In REF 2014, we were ranked 1st in the UK for impact, with 100% of our research impact rated as world-leading.
The Transitional Justice Institute (TJI) has rapidly become internationally recognised, since its inception in 2003, as a leading centre in developing the field of transitional justice broadly, the study of societies emerging from authoritarian rule or conflict. The TJI supports research in transitional justice, and more broadly in human rights, public international law, and conflict resolution. TJI is led by Director Professor Rory O'Connell and Associate Director Professor Fionnuala Ní Aoláin (joint appointment with the University of Minnesota).
The Transitional Justice Institute is the University's Research Institute for Law. In the UK's university research assessment exercise, REF, for 2014, Law at Ulster was ranked 4th in the UK overall. It was ranked 1st for impact, with 100% of our research impact rated as world-leading.
While rooted within law, TJI actively engages in and supports multidisciplinary research. As well as legal scholars, the Institute is home to scholars with backgrounds in fields of gender studies (Professor Monica McWilliams, Eilish Rooney, Dr Catherine O'Rourke), conflict resolution (Professor Brandon Hamber), political science (Professor Cath Collins, Dr Kris Brown), and sociology (Professor Bill Rolston).
TJI has an active, enthusiastic and strongly multinational group of funded doctoral students working on topics such as memory, victim identity and reparations in Northern Ireland; masculinities and gendered violence; civil society involvement in transition and peacebuilding; peacebuilding prospects in the Middle East; Colombian conflict and transitional dynamics, and equality and institutional reforms in transitions.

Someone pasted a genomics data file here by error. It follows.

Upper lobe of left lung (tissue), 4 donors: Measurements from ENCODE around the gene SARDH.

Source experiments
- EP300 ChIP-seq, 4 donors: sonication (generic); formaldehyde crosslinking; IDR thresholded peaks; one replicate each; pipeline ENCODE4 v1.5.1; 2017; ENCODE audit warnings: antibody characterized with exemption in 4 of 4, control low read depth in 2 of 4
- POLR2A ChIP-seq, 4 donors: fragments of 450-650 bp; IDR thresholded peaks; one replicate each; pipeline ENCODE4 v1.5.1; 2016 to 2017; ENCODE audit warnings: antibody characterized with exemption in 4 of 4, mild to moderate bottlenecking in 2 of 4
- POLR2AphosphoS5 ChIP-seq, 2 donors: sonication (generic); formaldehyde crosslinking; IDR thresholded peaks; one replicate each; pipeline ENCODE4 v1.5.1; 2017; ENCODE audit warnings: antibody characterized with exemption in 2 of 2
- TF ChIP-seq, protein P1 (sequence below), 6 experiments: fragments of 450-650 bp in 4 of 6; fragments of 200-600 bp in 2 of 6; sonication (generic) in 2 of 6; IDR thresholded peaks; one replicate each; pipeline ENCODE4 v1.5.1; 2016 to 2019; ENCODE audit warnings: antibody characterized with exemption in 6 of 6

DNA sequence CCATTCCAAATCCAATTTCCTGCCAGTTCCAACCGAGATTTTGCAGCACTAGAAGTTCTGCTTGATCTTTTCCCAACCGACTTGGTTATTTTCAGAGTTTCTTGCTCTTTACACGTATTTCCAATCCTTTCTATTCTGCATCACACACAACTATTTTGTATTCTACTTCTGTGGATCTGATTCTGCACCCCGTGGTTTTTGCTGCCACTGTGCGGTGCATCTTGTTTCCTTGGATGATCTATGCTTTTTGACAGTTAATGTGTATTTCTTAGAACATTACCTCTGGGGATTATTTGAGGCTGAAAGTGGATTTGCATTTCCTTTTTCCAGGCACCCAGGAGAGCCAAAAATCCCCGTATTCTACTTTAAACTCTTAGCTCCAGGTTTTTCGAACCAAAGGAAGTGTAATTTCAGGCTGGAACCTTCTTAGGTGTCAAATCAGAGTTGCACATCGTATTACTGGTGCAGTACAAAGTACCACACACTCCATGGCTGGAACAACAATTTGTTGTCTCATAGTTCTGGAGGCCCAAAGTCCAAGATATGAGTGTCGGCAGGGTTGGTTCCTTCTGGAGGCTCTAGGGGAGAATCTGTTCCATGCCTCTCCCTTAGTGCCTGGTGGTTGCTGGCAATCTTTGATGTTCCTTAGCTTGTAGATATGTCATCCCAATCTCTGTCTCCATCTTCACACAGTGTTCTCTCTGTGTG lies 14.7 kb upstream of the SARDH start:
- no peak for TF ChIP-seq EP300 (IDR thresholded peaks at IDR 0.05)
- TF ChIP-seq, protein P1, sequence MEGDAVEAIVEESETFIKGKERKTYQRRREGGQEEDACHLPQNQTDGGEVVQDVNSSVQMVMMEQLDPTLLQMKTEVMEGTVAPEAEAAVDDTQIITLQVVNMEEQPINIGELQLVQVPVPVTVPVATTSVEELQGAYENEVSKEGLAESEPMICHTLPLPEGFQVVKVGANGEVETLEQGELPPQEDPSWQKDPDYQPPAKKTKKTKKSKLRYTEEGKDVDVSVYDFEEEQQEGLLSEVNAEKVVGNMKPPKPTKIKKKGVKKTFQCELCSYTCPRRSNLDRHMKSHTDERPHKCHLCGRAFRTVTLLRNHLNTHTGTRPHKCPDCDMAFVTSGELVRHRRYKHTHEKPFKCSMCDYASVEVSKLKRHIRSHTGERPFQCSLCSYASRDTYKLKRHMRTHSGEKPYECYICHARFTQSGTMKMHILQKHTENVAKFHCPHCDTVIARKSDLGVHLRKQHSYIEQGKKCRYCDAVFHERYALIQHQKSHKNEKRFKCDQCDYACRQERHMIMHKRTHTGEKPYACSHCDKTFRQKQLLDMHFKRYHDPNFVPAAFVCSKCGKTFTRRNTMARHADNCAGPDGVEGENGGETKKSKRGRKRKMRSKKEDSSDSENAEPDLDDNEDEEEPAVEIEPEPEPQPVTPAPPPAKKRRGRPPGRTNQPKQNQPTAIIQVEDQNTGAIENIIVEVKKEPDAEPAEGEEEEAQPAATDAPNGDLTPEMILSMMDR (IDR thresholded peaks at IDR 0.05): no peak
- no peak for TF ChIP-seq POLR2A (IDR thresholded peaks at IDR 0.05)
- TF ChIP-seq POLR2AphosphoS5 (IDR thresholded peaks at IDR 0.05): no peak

Each year, a limited number of competitive funded PhD scholarships are available for students. The School also encourages applications from self-funded students or students funded from other sources. UK PhD programmes are normally three-year, research intensive projects in which the relationship with a small team of supervisors is key. All prospective students are therefore encouraged to contact a staff member with relevant expertise in the area of the proposed course of research for advice on honing the academic content of their application. For details on the practicalities of the application process, student support, funding opportunities, research expertise of staff members, and suggested PhD projects, see the Law section of the Research Graduate School (Faculty of Social Sciences) website: socsci.ulster.ac.uk./gradschool/.
As a full time student, the expectation is that you will work on your project on a daily basis, either on or off campus as agreed with your supervisor. You will be entitled to 40 days holiday per annum.
Part time students are expected to meet with their supervisors on a regular basis, most usually this would be monthly but this is dependent on the project area.